If you're a long time reader, you'll know that we're iffy about Center City Restaurant Week. If you're a long time Philadelphian, you may be as well. However, if you're up for eating a multi-course meal and are OK with spending $35 per person for a meal (hard not to, these days), then sometimes you can seek out the few really good deals that exist. For the past several months, we've been looking to spend a Garces Group gift card we received as a wedding gift, and I figured a birthday dinner was worthy of its use. However, getting a reservation on a Friday during Restaurant Week was near impossible- I even called to be added to a "waiting list," but stalking OpenTable daily turned up a prime reservation.
A Peruvian-Cantonese fusion restaurant, Chifa is one of Garces' more exotic restaurants. It's interior is rather sexy, with seating options giving diners a bit of privacy with the use of curtains and booths. Our waiter was very knowledgeable and friendly- Restaurant Week can be a headache for restaurant employees but thankfully we were treated well.
The prix fixe menu gives a variety of options for both the first and second courses- from which you choose two options each. The obvious choices jumped out at us immediately- starting with the Pork Belly Bao Buns ($9 on the real life menu). We've actually tried these before, during a Garces Progressive Dinner, and knew we needed them again. Fluffy, chewy bun, sweet and salty glazed pork belly, and pickled accoutrements- it's an auto order.
The Spring Roll ($8) was my main disappointment of the night. A single roll was cut into four small bites, making it a bit less messy to eat. However, the wrapper wasn't fried well, and it lacked the crunch I was expecting. The smoked shrimp filling was overwhelmed by the breaded, soggy wrapper.
Thankfully the following two dishes in our first course were stellar. The Duck Tacos ($9) were generously portioned on two small flour tortillas. A pile of braised duck meat was mixed with housemade kimchi, and with an avocado based dressing and some crunchy sliced radishes it was a quite a mix of flavors and textures. I do think it's a bit of a "safe" dish, as were most of the Restaurant Week options, but still with plenty of pizazz.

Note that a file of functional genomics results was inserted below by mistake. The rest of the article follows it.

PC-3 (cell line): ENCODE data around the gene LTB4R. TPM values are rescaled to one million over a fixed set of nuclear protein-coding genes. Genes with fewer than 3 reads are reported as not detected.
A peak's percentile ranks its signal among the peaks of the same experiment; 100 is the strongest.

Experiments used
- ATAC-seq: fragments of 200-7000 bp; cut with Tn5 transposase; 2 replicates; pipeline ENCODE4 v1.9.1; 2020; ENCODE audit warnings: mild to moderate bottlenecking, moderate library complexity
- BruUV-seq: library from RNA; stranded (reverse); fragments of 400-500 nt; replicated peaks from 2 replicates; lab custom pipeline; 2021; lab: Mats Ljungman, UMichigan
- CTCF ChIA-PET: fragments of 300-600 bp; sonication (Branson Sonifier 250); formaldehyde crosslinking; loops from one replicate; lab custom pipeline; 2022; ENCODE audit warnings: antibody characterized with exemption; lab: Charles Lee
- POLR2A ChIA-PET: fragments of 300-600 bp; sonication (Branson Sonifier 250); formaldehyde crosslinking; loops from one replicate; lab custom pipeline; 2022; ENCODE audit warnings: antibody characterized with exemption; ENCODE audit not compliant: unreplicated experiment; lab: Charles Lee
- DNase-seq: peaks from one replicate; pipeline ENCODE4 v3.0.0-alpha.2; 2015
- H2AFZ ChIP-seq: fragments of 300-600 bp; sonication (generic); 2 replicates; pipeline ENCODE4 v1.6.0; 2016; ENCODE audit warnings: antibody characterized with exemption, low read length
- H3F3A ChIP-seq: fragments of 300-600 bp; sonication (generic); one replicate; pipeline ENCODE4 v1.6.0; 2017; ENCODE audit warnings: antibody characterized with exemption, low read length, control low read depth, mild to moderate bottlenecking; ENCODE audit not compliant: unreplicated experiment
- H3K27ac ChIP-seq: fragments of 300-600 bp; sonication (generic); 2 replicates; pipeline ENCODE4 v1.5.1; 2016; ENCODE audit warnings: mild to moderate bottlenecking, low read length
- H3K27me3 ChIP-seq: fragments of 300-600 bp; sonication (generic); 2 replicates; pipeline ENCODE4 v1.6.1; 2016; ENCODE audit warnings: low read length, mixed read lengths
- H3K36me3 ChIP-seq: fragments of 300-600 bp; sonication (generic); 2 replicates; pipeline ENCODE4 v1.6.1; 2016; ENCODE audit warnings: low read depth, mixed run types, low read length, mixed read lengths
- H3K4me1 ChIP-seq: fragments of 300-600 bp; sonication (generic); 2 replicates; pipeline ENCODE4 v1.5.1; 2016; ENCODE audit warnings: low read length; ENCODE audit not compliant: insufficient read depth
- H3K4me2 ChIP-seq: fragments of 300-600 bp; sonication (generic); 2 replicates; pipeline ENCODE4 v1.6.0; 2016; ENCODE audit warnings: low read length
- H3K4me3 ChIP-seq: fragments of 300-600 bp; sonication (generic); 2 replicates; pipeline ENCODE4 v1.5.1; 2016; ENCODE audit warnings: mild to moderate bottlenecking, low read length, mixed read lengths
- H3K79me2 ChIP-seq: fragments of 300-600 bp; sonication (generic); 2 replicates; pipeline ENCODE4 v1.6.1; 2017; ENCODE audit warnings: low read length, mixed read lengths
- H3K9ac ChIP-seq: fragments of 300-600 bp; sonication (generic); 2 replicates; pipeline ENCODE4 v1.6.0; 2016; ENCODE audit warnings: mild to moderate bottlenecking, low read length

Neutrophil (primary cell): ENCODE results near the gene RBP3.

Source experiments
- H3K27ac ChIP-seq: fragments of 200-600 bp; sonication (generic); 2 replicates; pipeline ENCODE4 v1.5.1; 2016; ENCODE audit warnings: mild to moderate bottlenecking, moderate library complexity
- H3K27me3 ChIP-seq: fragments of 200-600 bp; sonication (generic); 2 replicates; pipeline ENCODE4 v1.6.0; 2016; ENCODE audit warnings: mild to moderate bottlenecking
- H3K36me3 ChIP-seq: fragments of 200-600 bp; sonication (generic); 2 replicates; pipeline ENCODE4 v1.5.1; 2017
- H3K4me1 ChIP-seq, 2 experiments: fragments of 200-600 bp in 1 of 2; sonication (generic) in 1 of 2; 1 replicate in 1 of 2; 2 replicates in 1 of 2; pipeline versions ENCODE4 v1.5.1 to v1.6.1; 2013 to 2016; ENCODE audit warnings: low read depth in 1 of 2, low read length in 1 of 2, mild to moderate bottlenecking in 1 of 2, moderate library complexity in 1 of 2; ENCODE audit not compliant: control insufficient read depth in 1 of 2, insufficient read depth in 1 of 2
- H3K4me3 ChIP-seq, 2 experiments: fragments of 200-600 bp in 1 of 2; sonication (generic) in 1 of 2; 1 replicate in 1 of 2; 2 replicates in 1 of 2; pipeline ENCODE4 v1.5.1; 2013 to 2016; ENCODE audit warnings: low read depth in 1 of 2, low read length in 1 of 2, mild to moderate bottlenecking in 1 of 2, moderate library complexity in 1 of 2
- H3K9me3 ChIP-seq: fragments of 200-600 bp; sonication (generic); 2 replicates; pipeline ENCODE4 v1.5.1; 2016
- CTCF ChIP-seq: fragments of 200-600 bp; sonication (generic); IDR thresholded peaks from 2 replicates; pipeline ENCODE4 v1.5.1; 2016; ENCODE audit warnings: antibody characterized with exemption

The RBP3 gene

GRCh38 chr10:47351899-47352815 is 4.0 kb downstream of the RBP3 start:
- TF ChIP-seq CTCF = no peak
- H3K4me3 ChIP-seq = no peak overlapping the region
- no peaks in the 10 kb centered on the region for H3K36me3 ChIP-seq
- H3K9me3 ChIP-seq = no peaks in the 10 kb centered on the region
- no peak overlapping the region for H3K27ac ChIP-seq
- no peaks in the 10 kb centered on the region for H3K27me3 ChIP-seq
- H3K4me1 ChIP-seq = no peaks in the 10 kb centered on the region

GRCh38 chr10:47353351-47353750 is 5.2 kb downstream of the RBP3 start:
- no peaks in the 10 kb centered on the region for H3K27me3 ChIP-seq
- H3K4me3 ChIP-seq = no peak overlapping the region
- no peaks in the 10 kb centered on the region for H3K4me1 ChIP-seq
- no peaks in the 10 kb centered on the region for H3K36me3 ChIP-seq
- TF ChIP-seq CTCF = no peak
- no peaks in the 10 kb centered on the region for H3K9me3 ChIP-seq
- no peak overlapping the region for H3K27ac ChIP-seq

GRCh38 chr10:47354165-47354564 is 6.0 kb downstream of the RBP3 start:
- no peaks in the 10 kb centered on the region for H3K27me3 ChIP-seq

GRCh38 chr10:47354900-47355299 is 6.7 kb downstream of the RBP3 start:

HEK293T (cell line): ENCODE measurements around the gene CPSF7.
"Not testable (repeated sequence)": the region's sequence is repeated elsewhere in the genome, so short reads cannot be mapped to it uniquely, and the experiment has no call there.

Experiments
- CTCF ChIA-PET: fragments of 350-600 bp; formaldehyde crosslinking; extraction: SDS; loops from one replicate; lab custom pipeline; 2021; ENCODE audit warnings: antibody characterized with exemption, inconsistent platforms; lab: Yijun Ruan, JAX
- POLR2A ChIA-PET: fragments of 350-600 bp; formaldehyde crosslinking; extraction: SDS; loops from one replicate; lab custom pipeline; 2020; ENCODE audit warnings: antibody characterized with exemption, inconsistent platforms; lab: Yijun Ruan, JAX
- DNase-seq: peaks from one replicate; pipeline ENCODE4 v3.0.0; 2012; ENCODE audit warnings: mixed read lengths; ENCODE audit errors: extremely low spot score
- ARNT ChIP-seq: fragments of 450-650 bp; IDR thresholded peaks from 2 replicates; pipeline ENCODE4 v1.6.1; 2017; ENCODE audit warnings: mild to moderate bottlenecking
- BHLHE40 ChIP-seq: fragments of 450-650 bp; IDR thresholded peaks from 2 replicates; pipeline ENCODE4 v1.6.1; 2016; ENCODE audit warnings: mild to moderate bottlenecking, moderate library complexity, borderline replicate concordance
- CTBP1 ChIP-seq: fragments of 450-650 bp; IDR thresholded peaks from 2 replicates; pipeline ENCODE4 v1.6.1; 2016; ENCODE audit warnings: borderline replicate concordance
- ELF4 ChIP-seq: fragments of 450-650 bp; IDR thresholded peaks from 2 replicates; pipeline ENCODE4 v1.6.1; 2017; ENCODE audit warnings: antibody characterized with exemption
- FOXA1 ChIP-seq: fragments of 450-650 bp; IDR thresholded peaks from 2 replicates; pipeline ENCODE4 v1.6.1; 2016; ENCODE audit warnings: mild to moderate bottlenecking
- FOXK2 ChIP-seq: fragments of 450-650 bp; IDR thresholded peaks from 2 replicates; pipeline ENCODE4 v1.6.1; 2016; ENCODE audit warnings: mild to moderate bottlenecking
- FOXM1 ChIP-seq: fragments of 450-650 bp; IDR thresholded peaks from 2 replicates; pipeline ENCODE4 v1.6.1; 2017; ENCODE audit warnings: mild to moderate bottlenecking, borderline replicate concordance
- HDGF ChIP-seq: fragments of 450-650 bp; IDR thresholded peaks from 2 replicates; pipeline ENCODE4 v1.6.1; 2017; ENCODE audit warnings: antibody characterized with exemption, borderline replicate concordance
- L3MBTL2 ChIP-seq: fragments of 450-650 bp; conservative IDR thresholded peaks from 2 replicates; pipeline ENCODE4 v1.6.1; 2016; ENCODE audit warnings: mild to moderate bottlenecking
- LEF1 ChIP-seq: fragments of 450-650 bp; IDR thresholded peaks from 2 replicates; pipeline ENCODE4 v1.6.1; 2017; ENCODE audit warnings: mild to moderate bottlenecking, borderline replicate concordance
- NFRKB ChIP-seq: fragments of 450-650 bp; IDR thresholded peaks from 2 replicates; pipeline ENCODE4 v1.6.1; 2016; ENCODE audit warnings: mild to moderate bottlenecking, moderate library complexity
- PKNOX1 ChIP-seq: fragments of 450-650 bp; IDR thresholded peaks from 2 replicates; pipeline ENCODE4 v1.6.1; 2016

On the safe scale, I'm not sure where ceviche fits-- it's never been my favorite seafood preparation, and "raw" fish may not appeal to the masses. However, the highlight of my meal was certainly the Peruvian Ceviche. The name applies to the ingredients involved in the sauce, not to the actual fish- the type of seafood may vary from night to night. However, the Peruvian will always see you a "leche de tigre" or tiger's milk, a common name for the mix of lime juice, garlic, onion, chilis, sweet potato, mote (hominy-like) and cilantro that make up a classic ceviche from this region. The fish of the night was salmon and was incredibly smooth and velvety. The punch of lime, garlic, and cilantro with a kick of heat kept the dish bright- it would make a perfect summer snack.
On the other hand, the epitome of safe is a bowl of mussels ($10). Our first dish of the second course still provided plenty of fun flavor, with a Thai-style twist of coconut milk, lemongrass, and Thai basil. I'm not sure how Thai food fits into the landscape of typical "chifa" (the name for Chinese cooking in Peru), but I'm certainly glad it does. The spicy broth would also make a phenomenal soup on its own.
I will literally jump at the chance to eat anything labeled as a tamale, so had no problems deciding on the Humita ($12, listed as a "vegetable" on the regular menu). A filling choice for vegetarians (minus the bacon), a square of dense masa cake filled my tamale quota, and brought another style of cooking into the mix. Woodsy mushrooms, charred corn and bacon in a creamed corn sauce made this decidedly comforting.
My final savory dish was the Vegetarian Curry, another rice based dish with a heavy, thick coconut based sauce (typically $15 with the addition of crab on the regular menu). The waiter warned me that it would be spicy, and he was right- I love as much heat as I can take, and this definitely pushed my limits. However, after four or five bites the flavors became somewhat one-note, and the heaviness of the curry sauce became a bit overwhelming. A bit more rice and a little less sauce would have made it slightly better balanced.
There were two dessert options, leaving it obvious for us to choose both. As my husband doesn't like coconut and can't eat ice cream, the Bien Me Sabe was my designated choice ($8). A square of coconut cake reminded me of a drier, fluffier tres leches- evaporated milk must have been one of the components. A tiny scoop of guava ice cream melted into the cake like a cold sauce, giving each bite just a bit of fruitiness.
The Suspiro (translated to "sigh" in English-- an interesting name?) was also fruity, keeping both dessert options light and bright ($8). A lemon custard is topped with meringue and toasted to perfection- creating a thin crust and a bit of crunch. Two alfajores, a thin, crispy traditional cookie eaten in a number of Spanish-speaking nations, accompanied the custard.
At the end of the meal, I was more than satisfied- a potential downside to enjoying a Restaurant Week meal, as it's necessary to enjoy multiple courses (oh, darn!). I loved the ability to navigate through so much of Chifa's regular menu- clearly they can't afford to put the larger, more expensive dishes on the prix fixe, but I doubt I would even order them on a regular visit. Tallying up our meal, it's clear that if purchasing all of these items on a normal night, we would have easily spent $100, leaving us with some obvious savings (the gift card helped immensely as well!). It's hard to say which of Garces' spots is my favorite, but Chifa has become a real contender.
707 Chestnut Street